英 [flæg] 美 [flæg]
  • vi. 标记;衰退;枯萎
  • vt. 标记;插旗
  • n. 标志;旗子
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flag 旗帜,菖蒲,热情衰减

来自辅音丛fl, 扑腾,拍打,拟声词。即模仿旗帜或菖蒲在风中晃动的声音。引申义热情衰减,主要用于形容词unflagging, 不懈的。

flag: English has at least three separate words flag, none of whose origins are known for certain. Both the noun ‘cloth used as an emblem’ [16] and the verb ‘droop, decline’ [16] may have developed from an obsolete 16th-century adjective flag ‘drooping, hanging down’, but no one knows where that came from. Flag the plant [14] is probably related to Danish flæg ‘yellow iris’, but beyond that the trail goes cold. Flag as in flag-stone [15] originally meant ‘piece of turf’.

It probably came from Old Norse flaga ‘stone slab’. This also gave English flaw (which originally meant ‘flake’), which is related to English floe, and goes back to a Germanic base, a variant of which produced English flake.

=> flake, flaw, floe
flag (n.1)
"cloth ensign," late 15c., now in all modern Germanic languages (German Flagge, Dutch vlag, Danish flag, Swedish flagg, etc.) but apparently first recorded in English, of unknown origin, but likely connected to flag (v.1) or else an independent imitative formation "expressing the notion of something flapping in the wind" [OED]. A guess considered less likely is that it is from flag (n.2) on the notion of being square and flat.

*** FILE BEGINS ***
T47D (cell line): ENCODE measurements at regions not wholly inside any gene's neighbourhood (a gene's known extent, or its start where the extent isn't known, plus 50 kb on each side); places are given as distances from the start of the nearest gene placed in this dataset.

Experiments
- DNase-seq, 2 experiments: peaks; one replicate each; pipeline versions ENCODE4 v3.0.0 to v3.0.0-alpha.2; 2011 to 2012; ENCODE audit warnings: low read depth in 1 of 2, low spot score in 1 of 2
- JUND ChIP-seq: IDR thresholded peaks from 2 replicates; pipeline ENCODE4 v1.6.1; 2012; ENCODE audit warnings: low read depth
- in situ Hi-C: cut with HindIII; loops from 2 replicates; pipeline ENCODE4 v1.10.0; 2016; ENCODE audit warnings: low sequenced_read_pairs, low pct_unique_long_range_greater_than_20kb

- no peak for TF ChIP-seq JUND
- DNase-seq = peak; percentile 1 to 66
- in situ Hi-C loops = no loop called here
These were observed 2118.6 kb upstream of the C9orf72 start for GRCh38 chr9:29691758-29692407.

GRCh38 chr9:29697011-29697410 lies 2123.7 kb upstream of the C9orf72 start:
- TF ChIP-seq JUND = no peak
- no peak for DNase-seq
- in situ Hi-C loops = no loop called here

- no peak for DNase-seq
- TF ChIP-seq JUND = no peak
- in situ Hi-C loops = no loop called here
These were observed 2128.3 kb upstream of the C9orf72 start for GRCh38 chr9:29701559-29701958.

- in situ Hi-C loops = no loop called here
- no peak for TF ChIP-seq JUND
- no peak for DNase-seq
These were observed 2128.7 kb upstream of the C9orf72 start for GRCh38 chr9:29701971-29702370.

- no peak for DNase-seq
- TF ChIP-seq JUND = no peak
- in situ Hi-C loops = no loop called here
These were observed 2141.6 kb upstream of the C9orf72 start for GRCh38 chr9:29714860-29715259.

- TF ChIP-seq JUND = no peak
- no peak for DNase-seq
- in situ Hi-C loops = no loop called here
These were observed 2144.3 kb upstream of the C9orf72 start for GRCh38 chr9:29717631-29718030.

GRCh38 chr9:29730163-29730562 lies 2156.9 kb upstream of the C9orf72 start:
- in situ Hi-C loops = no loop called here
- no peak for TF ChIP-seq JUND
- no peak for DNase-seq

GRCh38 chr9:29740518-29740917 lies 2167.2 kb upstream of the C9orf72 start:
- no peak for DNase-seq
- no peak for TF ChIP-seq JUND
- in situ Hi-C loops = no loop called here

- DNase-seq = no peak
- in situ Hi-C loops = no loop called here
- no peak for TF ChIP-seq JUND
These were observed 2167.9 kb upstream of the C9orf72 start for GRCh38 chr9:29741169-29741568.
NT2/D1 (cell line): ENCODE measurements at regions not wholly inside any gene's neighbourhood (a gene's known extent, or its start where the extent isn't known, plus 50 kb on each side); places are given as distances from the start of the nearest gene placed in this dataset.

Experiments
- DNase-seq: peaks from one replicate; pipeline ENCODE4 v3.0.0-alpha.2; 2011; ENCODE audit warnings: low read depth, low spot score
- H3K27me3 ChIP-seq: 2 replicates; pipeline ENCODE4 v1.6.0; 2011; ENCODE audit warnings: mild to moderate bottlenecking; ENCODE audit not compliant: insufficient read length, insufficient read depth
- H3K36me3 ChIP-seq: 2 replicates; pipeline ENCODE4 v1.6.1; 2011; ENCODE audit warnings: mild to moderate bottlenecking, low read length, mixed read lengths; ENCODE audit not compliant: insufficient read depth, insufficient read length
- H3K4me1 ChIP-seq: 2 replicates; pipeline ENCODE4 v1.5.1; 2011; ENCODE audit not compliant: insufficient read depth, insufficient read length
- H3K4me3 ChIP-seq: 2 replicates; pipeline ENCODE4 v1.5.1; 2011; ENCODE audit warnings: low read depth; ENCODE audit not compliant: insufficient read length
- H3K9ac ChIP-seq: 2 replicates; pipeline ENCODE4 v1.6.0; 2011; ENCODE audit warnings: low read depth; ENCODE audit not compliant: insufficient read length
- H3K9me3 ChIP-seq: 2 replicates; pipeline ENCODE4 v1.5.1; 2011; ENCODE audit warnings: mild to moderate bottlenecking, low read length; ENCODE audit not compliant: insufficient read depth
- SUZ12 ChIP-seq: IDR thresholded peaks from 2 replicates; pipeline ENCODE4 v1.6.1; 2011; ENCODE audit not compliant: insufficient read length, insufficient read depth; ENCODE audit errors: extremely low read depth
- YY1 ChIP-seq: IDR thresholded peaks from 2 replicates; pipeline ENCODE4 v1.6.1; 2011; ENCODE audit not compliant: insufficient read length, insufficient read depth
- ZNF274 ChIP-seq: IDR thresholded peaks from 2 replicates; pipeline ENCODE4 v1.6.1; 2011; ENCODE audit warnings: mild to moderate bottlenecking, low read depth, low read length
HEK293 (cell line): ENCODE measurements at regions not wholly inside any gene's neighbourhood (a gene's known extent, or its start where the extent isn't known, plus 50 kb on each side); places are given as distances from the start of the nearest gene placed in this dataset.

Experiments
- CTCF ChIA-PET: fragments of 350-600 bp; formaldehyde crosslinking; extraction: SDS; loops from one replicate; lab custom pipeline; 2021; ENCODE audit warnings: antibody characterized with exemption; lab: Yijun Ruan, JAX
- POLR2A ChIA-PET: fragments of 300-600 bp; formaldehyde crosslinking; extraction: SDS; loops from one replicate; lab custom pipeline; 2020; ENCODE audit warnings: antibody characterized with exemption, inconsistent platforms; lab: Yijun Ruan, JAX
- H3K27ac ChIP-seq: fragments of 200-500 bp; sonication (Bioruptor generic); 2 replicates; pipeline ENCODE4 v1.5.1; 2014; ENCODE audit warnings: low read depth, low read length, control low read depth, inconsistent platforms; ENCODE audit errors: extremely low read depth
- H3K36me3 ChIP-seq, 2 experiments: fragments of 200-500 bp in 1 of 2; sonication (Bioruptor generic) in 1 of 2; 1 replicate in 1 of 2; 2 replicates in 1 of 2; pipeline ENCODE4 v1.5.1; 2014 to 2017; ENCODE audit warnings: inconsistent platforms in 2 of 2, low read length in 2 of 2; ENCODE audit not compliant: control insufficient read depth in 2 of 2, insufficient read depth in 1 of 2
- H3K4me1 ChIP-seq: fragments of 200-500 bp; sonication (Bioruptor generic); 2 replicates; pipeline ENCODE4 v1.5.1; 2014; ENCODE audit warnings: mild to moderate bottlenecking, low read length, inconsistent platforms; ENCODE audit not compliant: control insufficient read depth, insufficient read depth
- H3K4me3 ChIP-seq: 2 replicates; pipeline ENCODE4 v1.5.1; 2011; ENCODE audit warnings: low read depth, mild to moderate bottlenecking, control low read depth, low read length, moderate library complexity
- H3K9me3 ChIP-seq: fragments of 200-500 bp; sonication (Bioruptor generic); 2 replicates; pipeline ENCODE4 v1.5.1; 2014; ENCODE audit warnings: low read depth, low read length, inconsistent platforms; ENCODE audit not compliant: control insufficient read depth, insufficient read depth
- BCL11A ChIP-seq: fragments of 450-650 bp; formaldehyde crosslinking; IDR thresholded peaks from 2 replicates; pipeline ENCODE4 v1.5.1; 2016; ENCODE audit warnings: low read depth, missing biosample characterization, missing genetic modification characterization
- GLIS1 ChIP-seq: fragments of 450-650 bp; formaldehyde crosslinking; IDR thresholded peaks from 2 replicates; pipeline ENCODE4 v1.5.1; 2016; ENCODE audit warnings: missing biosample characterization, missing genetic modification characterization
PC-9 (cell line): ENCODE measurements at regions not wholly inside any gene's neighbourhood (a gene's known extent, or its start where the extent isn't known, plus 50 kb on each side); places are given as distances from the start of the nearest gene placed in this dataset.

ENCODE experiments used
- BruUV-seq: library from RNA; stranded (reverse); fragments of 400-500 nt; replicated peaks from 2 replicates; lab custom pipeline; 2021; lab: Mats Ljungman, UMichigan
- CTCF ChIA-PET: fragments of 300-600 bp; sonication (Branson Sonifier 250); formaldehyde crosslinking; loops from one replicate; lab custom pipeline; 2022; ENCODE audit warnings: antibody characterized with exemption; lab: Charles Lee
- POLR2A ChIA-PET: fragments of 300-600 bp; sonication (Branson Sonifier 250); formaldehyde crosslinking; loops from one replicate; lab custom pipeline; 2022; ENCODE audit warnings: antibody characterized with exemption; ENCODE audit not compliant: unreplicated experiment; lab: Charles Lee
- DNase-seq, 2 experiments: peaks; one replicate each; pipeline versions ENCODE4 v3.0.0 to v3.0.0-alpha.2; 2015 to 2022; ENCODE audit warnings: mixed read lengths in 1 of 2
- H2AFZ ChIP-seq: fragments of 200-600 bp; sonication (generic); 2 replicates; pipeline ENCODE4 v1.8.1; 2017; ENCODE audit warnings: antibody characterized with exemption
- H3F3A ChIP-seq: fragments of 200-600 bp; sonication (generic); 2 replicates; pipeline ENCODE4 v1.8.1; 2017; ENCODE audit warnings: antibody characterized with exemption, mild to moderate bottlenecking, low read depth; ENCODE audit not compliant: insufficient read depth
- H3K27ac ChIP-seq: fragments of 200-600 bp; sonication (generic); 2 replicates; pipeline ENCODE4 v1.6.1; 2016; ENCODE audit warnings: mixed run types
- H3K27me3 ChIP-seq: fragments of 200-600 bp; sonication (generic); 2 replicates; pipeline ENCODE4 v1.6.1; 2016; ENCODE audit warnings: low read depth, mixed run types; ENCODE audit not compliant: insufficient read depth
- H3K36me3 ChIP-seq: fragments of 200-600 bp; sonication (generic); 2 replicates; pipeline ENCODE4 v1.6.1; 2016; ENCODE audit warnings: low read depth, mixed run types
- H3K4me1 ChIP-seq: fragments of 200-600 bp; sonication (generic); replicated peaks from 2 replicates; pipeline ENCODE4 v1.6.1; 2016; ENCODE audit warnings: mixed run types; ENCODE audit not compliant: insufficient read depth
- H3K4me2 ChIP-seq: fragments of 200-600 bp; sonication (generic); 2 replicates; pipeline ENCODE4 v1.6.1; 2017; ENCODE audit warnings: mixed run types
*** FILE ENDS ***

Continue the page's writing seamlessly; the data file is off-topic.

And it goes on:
Meaning "name and editorial information on a newspaper" is by 1956. U.S. Flag Day (1894) is in reference to the adopting of the Stars and Stripes by the Continental Congress on June 14, 1777.
flag (v.1)
1540s, "flap about loosely," probably a later variant of Middle English flakken, flacken "to flap, flutter" (late 14c.), which probably is from Old Norse flaka "to flicker, flutter, hang losse," perhaps imitative of something flapping lazily in the wind. Sense of "go limp, droop, become languid" is first recorded 1610s. Related: Flagged; flagging.
flag (n.2)
"flat stone for paving," c. 1600, ultimately from Old Norse flaga "stone slab," from Proto-Germanic *flago- (see flake (n.)). Earlier in English as "piece cut from turf or sod" (mid-15c.), from Old Norse flag "spot where a piece of turf has been cut out," from flaga.
flag (n.3)
plant growing in moist places, late 14c., "reed, rush," perhaps from Scandinavian (compare Danish flæg "yellow iris") or from Dutch flag; perhaps ultimately connected to flag (v.1) on notion of "fluttering in the breeze."
flag (v.2)
1875, "place a flag on or over," from flag (n.1). Meaning "designate as someone who will not be served more liquor," by 1980s, probably from use of flags to signal trains, etc., to halt, which led to a verb meaning "inform by means of signal flags" (1856, American English). Meaning "to mark so as to be easily found" is from 1934 (originally by means of paper tabs on files). Related: Flagged; flagging.
1. On top of the gantry the American flag flew.


2. They flew the flag of the African National Congress.


3. He had unmistakably been waving his flag to attract the referee's attention.


4. Steve Crabb can fly the flag with distinction for Britain in Barcelona.


5. Staff can use the noticeboard to flag up any concerns.


[ flag 造句 ]